Sproll recommends that any school new to digital portfolios make sure to keep technical support close at hand. “We’re constantly tweaking our portfolios to meet the needs of our program designs,” he says. “That’s very important to us.” Sproll knows he’s fortunate to have at his disposal two of the technology’s pioneers. “It’s one of the best things about having Jeff and Kelly closely connected to RISD. When we have suggestions,they’re right here.”
As far as Yan is concerned, schools should not commit to any technologies that require a lot of technical support. He says the deciding factor in any e-portfolio purchase should be ease of use. “It’s one of the most overlooked but most important factors in the successful adoption of any technology in any school, whether it’s K-12 or higher, however theoretically cool the technology might be,” he says. “Teachers are already overworked. The last thing they need is a 20-hour training session. That’s old-school thinking. If a product is difficult touse, it simply will not be adopted.”
It’s also important to get the students involved in populating and maintaining their own portfolios, Weigand adds. Currently, Weigand takes all the photos that populate her students’ portfolios herself. You could call her Hope Arts’ one-woman e-portfolio show. “This is a pretty big job for one person,” she says.“You’ll definitely want to get the kids involved. It’s more practical,logistically, but it’s also part of giving them a more activerole in their own education.”
Focus on...PAUL SPROLL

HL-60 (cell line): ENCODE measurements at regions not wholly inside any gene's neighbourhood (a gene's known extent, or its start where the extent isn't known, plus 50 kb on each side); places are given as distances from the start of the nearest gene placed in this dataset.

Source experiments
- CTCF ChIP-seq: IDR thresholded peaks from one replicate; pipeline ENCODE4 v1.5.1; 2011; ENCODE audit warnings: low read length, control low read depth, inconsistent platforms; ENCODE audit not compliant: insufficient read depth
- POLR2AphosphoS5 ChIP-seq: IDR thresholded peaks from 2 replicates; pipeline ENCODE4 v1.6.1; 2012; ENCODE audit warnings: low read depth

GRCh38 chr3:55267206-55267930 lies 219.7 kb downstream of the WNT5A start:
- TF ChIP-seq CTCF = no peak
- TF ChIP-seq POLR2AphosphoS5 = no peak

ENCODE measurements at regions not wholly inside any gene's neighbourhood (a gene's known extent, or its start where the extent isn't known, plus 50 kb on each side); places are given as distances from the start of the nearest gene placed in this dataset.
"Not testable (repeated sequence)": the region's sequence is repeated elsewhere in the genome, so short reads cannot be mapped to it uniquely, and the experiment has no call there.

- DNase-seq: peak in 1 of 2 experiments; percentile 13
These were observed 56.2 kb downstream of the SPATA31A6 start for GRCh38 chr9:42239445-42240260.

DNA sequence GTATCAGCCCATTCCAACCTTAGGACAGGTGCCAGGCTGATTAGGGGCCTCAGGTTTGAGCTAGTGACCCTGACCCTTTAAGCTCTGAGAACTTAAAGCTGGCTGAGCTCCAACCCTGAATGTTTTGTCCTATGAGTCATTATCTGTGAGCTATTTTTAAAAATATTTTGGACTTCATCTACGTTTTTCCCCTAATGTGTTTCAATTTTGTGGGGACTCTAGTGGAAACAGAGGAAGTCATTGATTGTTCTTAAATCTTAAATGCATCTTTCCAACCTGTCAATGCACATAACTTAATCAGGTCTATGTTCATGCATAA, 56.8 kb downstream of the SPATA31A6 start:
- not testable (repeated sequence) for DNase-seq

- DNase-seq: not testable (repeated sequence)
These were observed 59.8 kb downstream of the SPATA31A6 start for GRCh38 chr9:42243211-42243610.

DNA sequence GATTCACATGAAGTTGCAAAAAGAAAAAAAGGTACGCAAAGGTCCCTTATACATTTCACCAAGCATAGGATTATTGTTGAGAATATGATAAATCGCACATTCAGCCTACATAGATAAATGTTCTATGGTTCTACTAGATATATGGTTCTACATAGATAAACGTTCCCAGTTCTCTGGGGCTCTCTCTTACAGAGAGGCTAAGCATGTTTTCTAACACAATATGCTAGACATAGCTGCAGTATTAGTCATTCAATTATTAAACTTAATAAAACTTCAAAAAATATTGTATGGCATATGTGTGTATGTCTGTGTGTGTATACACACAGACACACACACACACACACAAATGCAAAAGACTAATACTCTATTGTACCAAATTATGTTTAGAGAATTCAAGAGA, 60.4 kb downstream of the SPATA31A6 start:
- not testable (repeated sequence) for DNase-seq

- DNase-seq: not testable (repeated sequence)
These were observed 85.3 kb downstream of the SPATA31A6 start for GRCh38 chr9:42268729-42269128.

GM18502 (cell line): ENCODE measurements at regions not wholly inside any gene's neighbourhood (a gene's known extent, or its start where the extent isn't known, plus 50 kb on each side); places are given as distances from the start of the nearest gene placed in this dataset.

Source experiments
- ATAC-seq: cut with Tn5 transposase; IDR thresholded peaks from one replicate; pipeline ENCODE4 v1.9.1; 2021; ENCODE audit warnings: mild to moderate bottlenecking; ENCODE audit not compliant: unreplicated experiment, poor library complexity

The British arts educator was an early adopter of e-portfolios, seeing their potential to enhance teaching and learning.
A key component of the Hope High School (RI) reorganization plan was the formation of new educational partnerships with area universities. Hope Arts, one of the three learning communities that the high school was divided into by the new plan, found itself with a familiar partner, thanks to Hope High’s longstanding relationship with the Rhode Island School of Design (RISD). The man behind that relationship is Paul Sproll.
Sproll is the head of RISD’s Department of Art and Design Education. A native of Bath, England, he taught for two decades in high schools in England and Wales. He came to the United States for the first time to teach high school in Maine as part of a yearlong Fulbright Teacher Exchange. He later returned to the United States to accept a teaching associateship from Ohio State University, and to pursue advanced studies in arts education. Sproll’s life’s work has been dedicated to his belief in the value of arts education, specifically the study of design in elementary and secondary schools. In 1992, he founded RISD’s Center for the Advancement of Art and Design Education, which established an institutional infrastructure to support the professional development of K-12 teachers and, more recently, programming for high school students.
In 2003, Sproll facilitated a formal partnership between RISD and Hope Arts. Later, he worked with the school’s administrators and arts teachers to articulate a clear vision for an arts-based public high school, and he helped to develop the curriculum.
“We’ve been sending student teachers [to Hope High] since 1990,” he says. “After the restructuring, it was only natural to say, let’s become more engaged with Hope Arts.”